Bloodroot (Sanguinaria canadensis) was used by Native Americans to treat fevers and rheumatism and to induce vomiting. Modern herbalists use it as an emetic too, as well as to promote coughing and clearing of the respiratory tract. They also use it cautiously because bloodroot can be toxic in large doses.
Pacific yew (Taxus brevifolia) grows in the Cascade Range running from Washington to Northern California. It was once used to treat rheumatism, but modern herbalists avoid yew because it is extremely toxic.
In the 1960s, National Cancer Institute researchers began examining an extract from the yew’s inner bark, thinking it held potential as a cancer treatment. By the late 1970s, they isolated Taxol from the yew extract. Taxol stops the division of cells, including cancerous ones. In 1989, the results of a trial of Taxol taken by women with ovarian cancer showed that 30 percent of the patients improved, and the Food and Drug Administration approved Taxol’s use as a drug in 1993.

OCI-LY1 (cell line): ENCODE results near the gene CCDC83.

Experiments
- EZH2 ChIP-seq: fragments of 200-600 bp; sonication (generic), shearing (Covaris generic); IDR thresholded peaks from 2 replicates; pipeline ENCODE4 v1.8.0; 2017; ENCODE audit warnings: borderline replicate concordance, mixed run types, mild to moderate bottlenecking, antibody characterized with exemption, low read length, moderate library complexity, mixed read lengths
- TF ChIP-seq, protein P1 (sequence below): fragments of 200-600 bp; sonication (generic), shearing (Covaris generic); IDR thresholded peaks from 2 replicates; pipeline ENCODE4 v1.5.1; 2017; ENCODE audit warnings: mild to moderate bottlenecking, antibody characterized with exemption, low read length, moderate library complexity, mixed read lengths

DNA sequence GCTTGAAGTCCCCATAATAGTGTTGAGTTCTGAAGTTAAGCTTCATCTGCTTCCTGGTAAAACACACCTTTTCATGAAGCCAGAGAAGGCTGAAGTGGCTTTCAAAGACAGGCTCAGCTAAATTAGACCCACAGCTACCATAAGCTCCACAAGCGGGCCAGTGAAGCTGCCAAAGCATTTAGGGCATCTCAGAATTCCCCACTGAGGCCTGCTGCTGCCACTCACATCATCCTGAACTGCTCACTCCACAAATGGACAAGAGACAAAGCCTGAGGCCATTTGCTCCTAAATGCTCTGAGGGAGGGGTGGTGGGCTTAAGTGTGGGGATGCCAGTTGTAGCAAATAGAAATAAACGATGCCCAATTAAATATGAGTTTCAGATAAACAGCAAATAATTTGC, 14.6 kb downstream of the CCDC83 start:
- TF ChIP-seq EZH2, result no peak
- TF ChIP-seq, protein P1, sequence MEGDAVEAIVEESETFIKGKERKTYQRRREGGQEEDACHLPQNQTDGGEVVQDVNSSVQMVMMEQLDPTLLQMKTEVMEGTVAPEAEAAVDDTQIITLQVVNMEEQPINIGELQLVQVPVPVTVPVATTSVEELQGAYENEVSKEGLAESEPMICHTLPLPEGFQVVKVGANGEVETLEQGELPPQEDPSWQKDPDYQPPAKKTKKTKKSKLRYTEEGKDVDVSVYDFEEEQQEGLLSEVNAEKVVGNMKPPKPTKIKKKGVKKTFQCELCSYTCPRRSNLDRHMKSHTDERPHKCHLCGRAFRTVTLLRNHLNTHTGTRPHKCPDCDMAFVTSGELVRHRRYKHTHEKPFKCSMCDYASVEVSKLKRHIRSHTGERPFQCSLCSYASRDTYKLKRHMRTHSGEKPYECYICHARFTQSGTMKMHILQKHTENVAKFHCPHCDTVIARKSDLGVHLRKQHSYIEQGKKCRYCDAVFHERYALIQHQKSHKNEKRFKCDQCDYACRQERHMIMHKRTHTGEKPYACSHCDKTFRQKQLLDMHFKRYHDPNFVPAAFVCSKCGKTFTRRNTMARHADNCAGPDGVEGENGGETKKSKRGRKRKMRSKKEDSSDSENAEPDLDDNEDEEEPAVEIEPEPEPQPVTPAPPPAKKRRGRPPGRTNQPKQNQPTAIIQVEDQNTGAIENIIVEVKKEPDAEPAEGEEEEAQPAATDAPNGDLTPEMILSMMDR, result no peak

While the Pacific yew is the main source of Taxol, researchers have devised a process to manufacture Taxol from other yew species as well.
Wild yam (Dioscorea villosa) is native to North and Central America. The Mayans and Aztecs used it to relieve pain, and North American pioneers used it to treat rheumatism. These cultures also used wild yam to treat painful menstruation and labor pains.
Today, we know that wild yam roots and tubers contain plant sterols, specifically diosgenin, which, when synthesized, provides progesterone.
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The Origins of Plant Medicine